22nd June 2012
Speaking to the Guardian, Monti said that without a successful outcome at next week's summit, "there would be progressively greater speculative attacks on individual countries, with harassment of the weaker countries." Bond vigilantes would be focused not only on those who had failed to respect EU guidelines, but also on those like Italy, which he said had abided by the rules "but which carry with them from the past a high debt."
Monti added: "A large part of Europe would find itself having to continue to put up with very high interest rates that would then impact on the states and also indirectly on firms. This is the direct opposite of what is needed for economic growth."
His comments were echoed by the head of the International Monetary Fund, Christine Lagarde, who warned that eurozone countries were undergoing "acute stress" and must integrate their economies much more closely if they wanted to tackle the crisis.
"The IMF believes that a determined and forceful move towards a complete European monetary union should be reaffirmed in order to restore faith in the system. Because as we see it at the moment, the viability of the European monetary system is questioned," Ms Lagarde said.
Friday's mini summit between the ‘big four' will search for ways to achieve a fiscal and banking union within the euro zone. Merkel, however, is expected to resist any pressure for less draconian euro zone fiscal policies or the issuance of common euro zone bonds. And unless Monti can secure major concessions from Germany, Italy's technocrat government risks a parliamentary munity.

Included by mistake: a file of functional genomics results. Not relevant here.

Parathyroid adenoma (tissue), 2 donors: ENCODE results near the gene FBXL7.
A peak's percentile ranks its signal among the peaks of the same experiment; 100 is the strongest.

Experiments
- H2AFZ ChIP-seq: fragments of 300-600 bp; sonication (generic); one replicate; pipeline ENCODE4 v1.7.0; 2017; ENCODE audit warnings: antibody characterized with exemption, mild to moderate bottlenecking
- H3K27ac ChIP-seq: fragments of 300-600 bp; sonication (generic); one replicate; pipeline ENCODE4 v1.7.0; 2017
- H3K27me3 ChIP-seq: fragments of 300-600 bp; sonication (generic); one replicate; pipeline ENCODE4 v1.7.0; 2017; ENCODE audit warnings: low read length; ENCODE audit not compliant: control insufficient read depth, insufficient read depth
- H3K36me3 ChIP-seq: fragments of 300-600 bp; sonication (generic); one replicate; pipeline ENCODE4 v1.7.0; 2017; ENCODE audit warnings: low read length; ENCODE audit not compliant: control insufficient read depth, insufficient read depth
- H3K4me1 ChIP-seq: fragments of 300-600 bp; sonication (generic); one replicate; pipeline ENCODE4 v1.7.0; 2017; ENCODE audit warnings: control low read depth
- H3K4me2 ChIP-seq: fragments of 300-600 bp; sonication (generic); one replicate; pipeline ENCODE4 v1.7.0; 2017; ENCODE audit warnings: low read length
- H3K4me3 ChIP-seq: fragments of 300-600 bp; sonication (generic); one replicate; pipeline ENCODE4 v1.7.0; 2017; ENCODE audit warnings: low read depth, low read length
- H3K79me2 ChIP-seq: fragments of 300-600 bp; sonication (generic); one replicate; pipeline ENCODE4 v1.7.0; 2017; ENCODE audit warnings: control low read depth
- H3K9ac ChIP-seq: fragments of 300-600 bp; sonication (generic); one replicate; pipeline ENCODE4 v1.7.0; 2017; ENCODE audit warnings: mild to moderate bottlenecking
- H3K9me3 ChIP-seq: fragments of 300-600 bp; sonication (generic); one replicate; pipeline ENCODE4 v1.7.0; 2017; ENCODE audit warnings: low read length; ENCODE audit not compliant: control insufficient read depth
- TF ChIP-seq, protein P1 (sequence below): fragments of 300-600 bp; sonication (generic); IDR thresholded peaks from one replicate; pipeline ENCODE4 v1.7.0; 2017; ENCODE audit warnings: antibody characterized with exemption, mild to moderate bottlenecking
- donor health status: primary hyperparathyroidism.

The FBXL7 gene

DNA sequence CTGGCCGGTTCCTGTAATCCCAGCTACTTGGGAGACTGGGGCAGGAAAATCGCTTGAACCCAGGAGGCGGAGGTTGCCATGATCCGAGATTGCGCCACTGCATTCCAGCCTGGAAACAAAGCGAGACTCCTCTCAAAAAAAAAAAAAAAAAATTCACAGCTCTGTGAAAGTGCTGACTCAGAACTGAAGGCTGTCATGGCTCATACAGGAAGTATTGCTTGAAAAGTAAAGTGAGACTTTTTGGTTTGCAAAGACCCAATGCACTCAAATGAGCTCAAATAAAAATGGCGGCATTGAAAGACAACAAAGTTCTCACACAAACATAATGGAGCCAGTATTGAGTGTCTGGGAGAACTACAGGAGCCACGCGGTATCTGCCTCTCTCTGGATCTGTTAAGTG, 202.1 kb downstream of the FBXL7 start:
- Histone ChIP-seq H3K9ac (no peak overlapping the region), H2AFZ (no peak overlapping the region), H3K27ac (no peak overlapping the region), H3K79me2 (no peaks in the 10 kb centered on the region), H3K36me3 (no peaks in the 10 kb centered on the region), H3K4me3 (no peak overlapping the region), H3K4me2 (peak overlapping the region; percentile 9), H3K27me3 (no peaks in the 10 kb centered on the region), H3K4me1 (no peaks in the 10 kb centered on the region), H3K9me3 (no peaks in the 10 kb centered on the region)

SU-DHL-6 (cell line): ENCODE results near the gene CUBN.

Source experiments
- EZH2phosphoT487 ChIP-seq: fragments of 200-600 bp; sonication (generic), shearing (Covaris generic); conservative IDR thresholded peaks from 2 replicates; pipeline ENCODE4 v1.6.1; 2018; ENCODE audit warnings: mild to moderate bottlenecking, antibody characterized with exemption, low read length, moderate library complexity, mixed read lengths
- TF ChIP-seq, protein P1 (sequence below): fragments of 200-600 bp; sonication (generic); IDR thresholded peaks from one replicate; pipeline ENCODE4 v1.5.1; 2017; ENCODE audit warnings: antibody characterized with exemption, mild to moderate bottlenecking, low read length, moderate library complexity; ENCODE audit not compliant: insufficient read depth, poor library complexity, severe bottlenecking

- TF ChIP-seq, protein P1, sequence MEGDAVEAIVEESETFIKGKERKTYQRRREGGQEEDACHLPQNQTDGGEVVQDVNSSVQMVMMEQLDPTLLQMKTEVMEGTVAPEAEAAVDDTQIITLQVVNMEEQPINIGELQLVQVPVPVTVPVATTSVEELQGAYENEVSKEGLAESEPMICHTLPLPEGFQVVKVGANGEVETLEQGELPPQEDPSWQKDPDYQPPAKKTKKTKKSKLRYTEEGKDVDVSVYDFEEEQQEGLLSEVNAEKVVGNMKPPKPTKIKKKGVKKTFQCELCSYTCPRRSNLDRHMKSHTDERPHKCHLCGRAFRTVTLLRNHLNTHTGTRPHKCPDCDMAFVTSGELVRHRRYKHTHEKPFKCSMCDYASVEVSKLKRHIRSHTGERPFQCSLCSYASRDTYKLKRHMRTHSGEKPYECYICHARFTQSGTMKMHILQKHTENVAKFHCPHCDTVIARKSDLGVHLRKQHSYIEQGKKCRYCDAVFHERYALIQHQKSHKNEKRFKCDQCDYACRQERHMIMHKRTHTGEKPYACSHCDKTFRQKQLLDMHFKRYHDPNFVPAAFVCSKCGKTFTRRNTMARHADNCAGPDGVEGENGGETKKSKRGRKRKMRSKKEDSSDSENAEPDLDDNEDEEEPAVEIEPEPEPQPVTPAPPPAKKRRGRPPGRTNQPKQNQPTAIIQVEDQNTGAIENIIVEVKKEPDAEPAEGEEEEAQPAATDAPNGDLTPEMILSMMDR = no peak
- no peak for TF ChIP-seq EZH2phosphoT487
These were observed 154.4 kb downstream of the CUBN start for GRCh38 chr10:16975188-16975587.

"Monti is desperate. Reform fatigue has breached breaking point," said a top Italian official. "There is a feeling here that the euro is basically dead already. Unless Germany offers a road map out of this crisis, Monti is not going to be able to hold it together much longer."
While James Walston, a politics professor at the American University in Rome told Reuters that: "Monti knows he has to get his ducks in a row on the European side so he can tell the parties that he's sorted that part out, and now it's their turn to help sort out Italy."
"Friday's summit is important for Monti in symbolic terms because it shows Italians that he is centre-stage."
The PM's hand was also weakened by his predecessor, Silvio Berlusconi, who said his PdL party would hold a forum in July with "nobel prize winners" on whether Italy should return to the lira. "It is not blasphemy to talk of leaving the euro," he said.
Berlusconi said the eurozone's weaker countries may have to return to national currencies if Berlin refuses to let the European Central Bank back-stop the eurozone financial system.
"It would have its advantages, because devaluation would allow us to export more," he said. "We will finish up in a worsening recessionary spiral if we keep going with Mrs Merkel's policies."
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